Sober living house in high demand
A new recovery house for men opened last month in Traverse City. The sober living house has room for six men in recovery.
Tom Gilbert is the president of TC Retreat, the non-profit that oversees the house.
"People frequently need a safe place to practice what they’ve learned in treatment," Gilbert says. "That’s where TC Retreat comes in with the recovery home, asking folks to make a six month commitment to practice their new sober living skills."
How it works
Men applying to live in the house must have a job, be 30 days sober and on a committed path to recovery. They are expected to commit to living there for six months and can stay for up to a year. In addition, residents of the house are expected to attend four recovery meetings a week, have a desire to work the 12-step principles and make a service commitment. They also cannot have criminal histories, like a felony, sex offense or an arson conviction.
The men run the house and hold each other accountable for things like sobriety and rent payment. Failure leads to removal from the house.
Gilbert says sober living residences allow people in recovery to establish new patterns in a new environment rather than sending recovering addicts back to their past environment.
Gilbert says this type of self-governed sober living house has been more successful than other types of houses, because recovering addicts are holding each other accountable.
Demand for the house is already high.
They have ten applications pending for the three remaining beds and more on the way, and Gilbert is frequently fielding inquiries.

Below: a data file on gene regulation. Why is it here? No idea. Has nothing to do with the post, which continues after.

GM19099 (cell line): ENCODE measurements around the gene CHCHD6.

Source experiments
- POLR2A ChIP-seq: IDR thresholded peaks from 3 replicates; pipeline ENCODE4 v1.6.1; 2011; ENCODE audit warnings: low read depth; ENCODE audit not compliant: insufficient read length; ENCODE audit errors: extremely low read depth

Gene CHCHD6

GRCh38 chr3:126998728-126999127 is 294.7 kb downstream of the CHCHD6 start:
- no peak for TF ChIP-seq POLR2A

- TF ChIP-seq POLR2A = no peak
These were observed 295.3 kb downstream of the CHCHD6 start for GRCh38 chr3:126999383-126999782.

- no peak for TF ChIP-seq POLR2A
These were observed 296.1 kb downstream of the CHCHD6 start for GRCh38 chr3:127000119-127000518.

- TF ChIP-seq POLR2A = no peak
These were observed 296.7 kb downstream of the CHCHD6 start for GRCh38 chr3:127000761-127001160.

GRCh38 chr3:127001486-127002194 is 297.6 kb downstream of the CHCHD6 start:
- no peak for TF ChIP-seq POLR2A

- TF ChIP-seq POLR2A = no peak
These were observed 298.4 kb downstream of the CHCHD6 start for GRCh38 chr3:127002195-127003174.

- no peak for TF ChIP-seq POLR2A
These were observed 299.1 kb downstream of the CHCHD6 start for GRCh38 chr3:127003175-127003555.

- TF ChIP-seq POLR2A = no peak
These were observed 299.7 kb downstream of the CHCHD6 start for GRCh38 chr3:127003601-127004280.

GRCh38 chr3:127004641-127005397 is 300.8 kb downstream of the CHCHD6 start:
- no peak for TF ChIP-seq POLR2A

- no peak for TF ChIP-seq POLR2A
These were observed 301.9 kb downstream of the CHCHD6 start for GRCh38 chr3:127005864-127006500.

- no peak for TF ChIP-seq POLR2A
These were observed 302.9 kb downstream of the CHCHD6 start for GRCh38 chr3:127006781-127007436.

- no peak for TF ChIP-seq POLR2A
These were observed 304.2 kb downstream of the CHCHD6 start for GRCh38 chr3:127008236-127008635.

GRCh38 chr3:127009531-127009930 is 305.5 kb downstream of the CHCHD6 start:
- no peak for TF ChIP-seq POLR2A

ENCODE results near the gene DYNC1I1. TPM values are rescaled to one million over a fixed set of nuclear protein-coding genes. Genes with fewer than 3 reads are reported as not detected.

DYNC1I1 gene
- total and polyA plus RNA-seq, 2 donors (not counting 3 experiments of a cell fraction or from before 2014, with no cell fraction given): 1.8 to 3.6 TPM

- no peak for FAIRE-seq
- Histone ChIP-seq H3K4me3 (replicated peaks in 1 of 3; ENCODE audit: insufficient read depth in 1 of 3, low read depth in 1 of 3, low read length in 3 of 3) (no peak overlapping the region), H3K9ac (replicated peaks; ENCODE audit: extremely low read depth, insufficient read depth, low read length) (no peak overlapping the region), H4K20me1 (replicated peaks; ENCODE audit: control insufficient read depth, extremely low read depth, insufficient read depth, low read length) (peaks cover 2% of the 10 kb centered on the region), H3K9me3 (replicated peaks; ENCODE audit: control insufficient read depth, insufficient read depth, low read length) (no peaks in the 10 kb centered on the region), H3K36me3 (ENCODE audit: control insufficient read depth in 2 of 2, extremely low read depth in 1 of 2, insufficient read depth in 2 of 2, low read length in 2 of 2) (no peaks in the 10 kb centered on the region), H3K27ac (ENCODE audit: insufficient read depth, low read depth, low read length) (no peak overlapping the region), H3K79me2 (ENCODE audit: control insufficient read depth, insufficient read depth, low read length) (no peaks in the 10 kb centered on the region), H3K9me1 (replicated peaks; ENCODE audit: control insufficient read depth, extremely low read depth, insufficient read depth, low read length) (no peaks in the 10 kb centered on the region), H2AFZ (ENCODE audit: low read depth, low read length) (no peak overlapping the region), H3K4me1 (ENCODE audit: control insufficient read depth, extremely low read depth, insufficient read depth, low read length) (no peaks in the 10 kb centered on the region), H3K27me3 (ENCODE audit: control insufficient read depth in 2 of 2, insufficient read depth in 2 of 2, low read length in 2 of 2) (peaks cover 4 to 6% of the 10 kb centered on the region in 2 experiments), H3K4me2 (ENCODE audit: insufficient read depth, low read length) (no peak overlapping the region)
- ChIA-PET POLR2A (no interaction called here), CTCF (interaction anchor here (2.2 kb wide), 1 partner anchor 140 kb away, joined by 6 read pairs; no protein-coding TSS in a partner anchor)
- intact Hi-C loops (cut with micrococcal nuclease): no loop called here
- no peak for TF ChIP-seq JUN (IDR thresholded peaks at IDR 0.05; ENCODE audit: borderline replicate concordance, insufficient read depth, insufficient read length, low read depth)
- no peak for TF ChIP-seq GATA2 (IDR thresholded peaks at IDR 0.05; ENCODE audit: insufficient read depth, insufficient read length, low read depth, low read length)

"People frequently need a safe place to practice what they've learned in treatment. [We're] asking folks to make a six month commitment to practice their new sober living skills." - Tom Gilbert
A recovering addict himself, Gilbert says his history puts him in a unique position to identify who among the applicants is truly committed to recovery. Any disingenuous tactics used by applicants are probably something Gilbert tried himself before he was in recovery he says, and those tactics are relatively easy to spot.
Gilbert is an attorney and former judge in Grand Traverse County. He says he was caught smoking a joint at a concert when he was a judge.
The county sent him to a treatment facility for alcoholism. Although he says he was resistant at the time, he now feels it was a life changing experience. Creating a community of recovery for other addicts has become his life's work.
Gilbert hopes TC Retreat can open a similar house for women in the future.
Worried neighbors go to the city
Neighbors of the recovery house are concerned it violates zoning ordinances.
"I believe that what we're doing there fits within the zoning ordinance." - Tom Gilbert
They say a house of six unrelated men does not fall under the single-family ordinance in the area. They are also concerned that it's a treatment facility, which would be outside the neighborhood ordinance rules as well.
The neighbors have brought their concerns to the city. City officials are currently reviewing whether the house is complying with the neighborhood ordinances.
Gilbert says he's not worried.
"I believe that what we’re doing there fits within the zoning ordinance," he says. "I also know from a legal standpoint that there are two federal statutes that would supersede local zoning rules."
He adds that the recovery house is not a treatment facility; it is a house and community where individuals in recovery live together, pay rent and offer each other support.
Gilbert says he expects the city to make a decision about zoning in the next week or so.
He says if the city decides in favor of the neighbors, TC Retreat will appeal that decision.